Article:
Thursday, May 24, 2012

Monday, May 21, 2012

Big Fail

Ugh, serves us right for rushing, just making do, using the wrong thing because it was what as quickly available.

See the white painted wall in the utility room at the back left.....well........we were under a tight deadline to get the radiant installed and pressurized prior to the concrete pour and county inspection which required getting the radiant manifold on the wall. Kyle wanted to paint that wall so it was all done once the manifold went up.

So off I went quickly slapping on some primer I had on hand and then a coat of regular paint on top of that. Yes, I used traditional Home Depot latex paint, nothing fancy and was happy enough to get that wall painted, part of the next wall and some ceiling over the manifold done before an itching Kyle came in to start installing it. 

FAIL and not even just failed to adhere to the wall, it peeled off in sheets. I had a feeling it wasn't going to work long term as a quality paint job and that is why we ended up putting the plywood on the walls which turned out to be a much better solution and I figured the paint job that showed around the edges would be good enough. You can see the paint job around the edges of the plywood above.

Once the concrete was poured we decided it would be good to power wash the walls and ceilings (tell me how many people can power the inside of their home). Well, it certainly cleaned the walls very well and took off ALL the paint. Knowing it wasn't a good paint job to start with, though it was a tad demoralizing to see all the paint so easily wash off the walls, I could handle it flying off realizing I had to start all over again. What I didn't expect was those little paint chips getting EVERYWHERE.  So the clean up for this shoddy paint job will take 3x longer than the painting in the first place.

Off to the hardware store again to pick up some quality metal paint primer. What a difference it made. I tested it on a small part of the container and gave an initial coat to the propane tank (more on that makeover soon). And it made ALL the difference. It sticks for one, has great coverage, levels out all the inconsistencies on the surface. So it is back to more cleaning and then I can start on a good initial primer cover. Live and learn, though we should have known better.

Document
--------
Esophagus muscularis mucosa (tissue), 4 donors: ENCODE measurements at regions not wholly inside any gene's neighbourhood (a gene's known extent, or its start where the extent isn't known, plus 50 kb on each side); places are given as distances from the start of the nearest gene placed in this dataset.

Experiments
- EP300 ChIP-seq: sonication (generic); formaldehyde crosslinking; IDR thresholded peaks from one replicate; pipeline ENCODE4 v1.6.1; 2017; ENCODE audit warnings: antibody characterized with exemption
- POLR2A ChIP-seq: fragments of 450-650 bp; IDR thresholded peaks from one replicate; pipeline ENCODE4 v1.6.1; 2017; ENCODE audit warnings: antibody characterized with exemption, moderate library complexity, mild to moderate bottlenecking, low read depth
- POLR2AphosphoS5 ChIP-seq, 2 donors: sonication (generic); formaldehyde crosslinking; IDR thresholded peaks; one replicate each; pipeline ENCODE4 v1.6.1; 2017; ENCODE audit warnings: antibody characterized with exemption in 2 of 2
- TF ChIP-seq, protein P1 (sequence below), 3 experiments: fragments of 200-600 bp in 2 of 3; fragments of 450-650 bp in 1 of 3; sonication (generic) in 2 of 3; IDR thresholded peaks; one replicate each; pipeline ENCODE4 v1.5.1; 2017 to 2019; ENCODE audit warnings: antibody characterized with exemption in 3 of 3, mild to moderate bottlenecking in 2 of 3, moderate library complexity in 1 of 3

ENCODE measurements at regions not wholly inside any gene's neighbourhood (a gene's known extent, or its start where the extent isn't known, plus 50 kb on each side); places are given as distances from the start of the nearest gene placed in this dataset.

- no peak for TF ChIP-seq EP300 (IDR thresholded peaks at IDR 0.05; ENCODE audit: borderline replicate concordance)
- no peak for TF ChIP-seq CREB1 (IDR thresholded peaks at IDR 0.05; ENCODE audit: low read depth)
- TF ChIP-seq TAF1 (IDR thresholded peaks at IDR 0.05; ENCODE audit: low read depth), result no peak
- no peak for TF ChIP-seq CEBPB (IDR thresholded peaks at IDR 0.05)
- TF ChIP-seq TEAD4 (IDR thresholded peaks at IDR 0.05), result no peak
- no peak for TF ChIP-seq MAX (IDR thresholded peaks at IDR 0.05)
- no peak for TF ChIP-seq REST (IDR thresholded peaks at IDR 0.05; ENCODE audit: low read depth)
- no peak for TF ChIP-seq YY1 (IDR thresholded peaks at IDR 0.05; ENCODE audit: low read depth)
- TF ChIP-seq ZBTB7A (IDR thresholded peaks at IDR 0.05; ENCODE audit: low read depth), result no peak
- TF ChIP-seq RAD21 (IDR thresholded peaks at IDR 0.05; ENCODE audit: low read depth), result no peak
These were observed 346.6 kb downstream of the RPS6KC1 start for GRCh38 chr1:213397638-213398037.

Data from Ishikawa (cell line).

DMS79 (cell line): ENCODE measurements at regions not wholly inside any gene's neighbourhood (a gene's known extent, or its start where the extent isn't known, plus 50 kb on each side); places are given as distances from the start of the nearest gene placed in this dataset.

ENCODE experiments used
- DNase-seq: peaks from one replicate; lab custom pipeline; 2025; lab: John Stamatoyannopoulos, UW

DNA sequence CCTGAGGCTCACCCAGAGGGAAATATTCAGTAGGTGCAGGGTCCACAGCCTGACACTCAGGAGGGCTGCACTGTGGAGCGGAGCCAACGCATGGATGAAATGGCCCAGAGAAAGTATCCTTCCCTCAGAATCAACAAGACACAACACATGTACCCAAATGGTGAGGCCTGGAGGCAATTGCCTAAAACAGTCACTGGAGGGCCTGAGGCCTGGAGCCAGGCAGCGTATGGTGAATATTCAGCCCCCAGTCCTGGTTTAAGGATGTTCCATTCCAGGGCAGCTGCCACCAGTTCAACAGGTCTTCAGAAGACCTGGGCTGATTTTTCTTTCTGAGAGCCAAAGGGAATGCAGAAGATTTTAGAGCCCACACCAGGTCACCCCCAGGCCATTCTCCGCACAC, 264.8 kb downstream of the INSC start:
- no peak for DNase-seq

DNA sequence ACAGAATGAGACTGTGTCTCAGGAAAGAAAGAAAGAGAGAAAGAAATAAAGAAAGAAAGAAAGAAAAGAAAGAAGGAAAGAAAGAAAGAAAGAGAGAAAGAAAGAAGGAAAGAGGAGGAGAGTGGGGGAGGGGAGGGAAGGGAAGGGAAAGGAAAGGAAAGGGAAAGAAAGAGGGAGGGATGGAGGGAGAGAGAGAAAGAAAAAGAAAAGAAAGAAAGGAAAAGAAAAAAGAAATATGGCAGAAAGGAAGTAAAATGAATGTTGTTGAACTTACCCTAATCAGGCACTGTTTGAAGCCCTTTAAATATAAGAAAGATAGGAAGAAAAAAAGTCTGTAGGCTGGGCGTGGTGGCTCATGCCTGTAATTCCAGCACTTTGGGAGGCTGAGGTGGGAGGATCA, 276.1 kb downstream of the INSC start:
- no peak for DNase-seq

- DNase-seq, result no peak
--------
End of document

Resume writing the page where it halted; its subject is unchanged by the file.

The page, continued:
Meanwhile Kyle has been busy burying some water lines on the property and the sewer line into the house so we can fill in the back of the foundation and get rid of the drawbridge, as seen below.

Next up is prepping the upstairs for the concrete pour. We are expecting the ICF block delivery in the next week and just got all the bucks for the window. I will post on all those once the blocks are onsite.

Thursday, May 17, 2012

Won the Battle but Lost the War

In case you missed it we posted here about our new house guests that came to visit a tad premature, the house isn't even finished. They tried very hard to help us with the building of the house but their addition wasn't on the plans or approved by the county and we sure weren't going to pay the county permits for the extra square footage they had in mind.

So while trying to be the host that Martha Stewart would be proud of, we tactfully tried to convince them that the house plans as is would meet all our needs since these guys were just temporary guests.

Well, we won that battle but ultimately lost the war. They just moved in and added on upstairs and by the time we went up there and cottoned on to what they were building it was too late. They are here to stay and have reproduced to boot. 

I checked, Martha's website has no etiquette guidance for house guests that not only stay too long but decide to procreate. I am NOT babysitting this time! Though that did have a good ending.

Wednesday, May 16, 2012

New Floors

Saturday dawned bright and early with the whole concrete crew cruising in at 5:30am and the first concrete sliding out of the truck before 6.

Eddie, the Pumper Dude, returned to get the concrete out of the trucks and into the house. This job is hard work, you have to move fast and accurately and that concrete hose is very heavy and cumbersome.

The whole team works quickly and in-sync even though they don't always work together, it must be the international language of concrete laying, quite an art.

It took 3 trucks in total and here you can see the next truck waiting in the wings. We used Georgetown Precast which is a local concrete company from up the road. 

This is the big kahuna of Georgetown Precast. The guy on the left is Eddie, The Pumper Dude, he is a more elusive character with the camera.